On Tuesday night (02-23-16), the the Assembly waded into a discussion about Sitka’s credit and collection policies, or lack thereof.
In a memo, Sitka’s chief administrative officer Jay Sweeney said that the fragmented rules, scattered through Title 4, Title 13, and Title 15 of Sitka General Code, created a headache for staff and a heaping pile of debt collection for the city: $1.2 million in total.
Sweeney sponsored a comprehensive re-write that would unify all debt and credit policies in a single chapter. (Click here see Sweeney’s Memo for Ordinance 2016 -06 – and the proposed Ordinance 2016-06)
Features include giving the city the ability to write-off uncollectable accounts, a step-by-step collections process, and attaching utility debts to a property, rather than to an account-holder. This means that if a customer moves and doesn’t pay that final utility bill, the house’s next tenant or the landlord owes the city that money.
Assembly member Matthew Hunter sponsored the ordinance. He told fellow Assembly members, “This is a stab at fixing a problem to make sure we collect what is due, that there is a fair process that is written out in law, and finally making sure we do our due diligence as leaders in the community to collect what is due. When people borrow money from the city and don’t pay their bill, what they’re doing is stealing from the taxpayers.”
Assembly member Tristan Guevin praised the initiative, but said that laws surrounding utility billing and power disconnections – which the Assembly discussed at length last meeting – needed to be ironed out first. He thought it best to untangle this policy knot before that one.
Bob Potrzuski agreed. He said, “This is half a loaf. We heard very clearly last week that people are struggling with the ability to pay. I think that this needs to be a whole package, with not only solving the problems on the city side but also solving the problems on the citizens’ side.”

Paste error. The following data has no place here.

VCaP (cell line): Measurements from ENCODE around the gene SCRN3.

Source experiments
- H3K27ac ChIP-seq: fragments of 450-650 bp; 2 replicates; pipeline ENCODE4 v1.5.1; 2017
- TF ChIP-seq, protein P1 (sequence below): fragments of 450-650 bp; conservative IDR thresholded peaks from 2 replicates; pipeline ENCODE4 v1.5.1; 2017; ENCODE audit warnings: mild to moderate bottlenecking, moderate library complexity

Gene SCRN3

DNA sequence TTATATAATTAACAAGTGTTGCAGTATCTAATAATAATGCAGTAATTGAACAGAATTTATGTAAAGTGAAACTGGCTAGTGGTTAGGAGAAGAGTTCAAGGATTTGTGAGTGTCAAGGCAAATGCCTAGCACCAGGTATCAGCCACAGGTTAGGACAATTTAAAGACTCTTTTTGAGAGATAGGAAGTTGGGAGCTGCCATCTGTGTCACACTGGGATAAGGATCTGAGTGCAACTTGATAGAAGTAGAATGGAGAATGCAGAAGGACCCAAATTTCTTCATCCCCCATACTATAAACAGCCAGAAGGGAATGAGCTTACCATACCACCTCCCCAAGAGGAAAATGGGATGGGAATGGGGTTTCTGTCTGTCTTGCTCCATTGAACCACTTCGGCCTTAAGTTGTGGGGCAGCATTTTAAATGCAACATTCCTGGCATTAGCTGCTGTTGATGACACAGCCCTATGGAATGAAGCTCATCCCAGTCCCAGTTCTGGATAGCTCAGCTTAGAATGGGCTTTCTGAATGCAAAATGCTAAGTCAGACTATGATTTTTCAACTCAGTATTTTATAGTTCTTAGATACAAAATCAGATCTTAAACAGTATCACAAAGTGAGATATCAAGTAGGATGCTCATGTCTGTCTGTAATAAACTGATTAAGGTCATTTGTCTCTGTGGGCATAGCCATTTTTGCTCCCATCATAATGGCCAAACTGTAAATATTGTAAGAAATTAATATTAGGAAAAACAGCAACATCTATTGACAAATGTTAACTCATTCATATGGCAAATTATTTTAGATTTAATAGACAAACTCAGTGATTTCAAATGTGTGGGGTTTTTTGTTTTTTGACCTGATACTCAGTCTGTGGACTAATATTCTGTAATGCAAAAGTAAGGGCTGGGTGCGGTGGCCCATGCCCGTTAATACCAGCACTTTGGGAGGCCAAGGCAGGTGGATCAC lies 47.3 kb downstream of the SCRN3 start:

The Assembly decided, as a group, to withdraw the ordinance, opting instead to workshop the language further with city staff.
The Assembly also approved changing a subdivision plat on Indian River Road. Baranof Island Housing Authority can now unite two four-plexes over a common property line, to satisfy funding agreements for the development of multi-family rental housing.
In his report to the Assembly, City Administrator Mark Gorman informed the Assembly that the legislature cut $5 million from the Alaska Marine Highway Services budget on Friday (02-19-16), which would have severe impacts to ferry service. Senator Bert Stedman’s office told KCAW today (02-25-16) that the reduction has been dropped to $2 million.
Gorman also noted that Alaska Bulk Water Inc. is past due on a $1 million payment to extend its contract with Sitka. That was after the city gave the company a 45 day extension, when they missed the deadline on December 8, 2015.
Gorman said, “I will be recommending to the Gary Paxton Industrial Park Board (GPIP) that we issue a new RFP for bulk water contracts. I did mention to [Terry Trapp, CEO of Alaska Bulk Water, Inc.] when I spoke with him today (02-23-16) that if a million dollars appears before the GPIP board in March, we would reconsider that contract, but at this point in time, we’d probably be going out to an RFP.”
The Assembly also reappointed Richard Doland to the Building Department Appeals Board and Ken Fate to a term on the Local Emergency Planning Commission.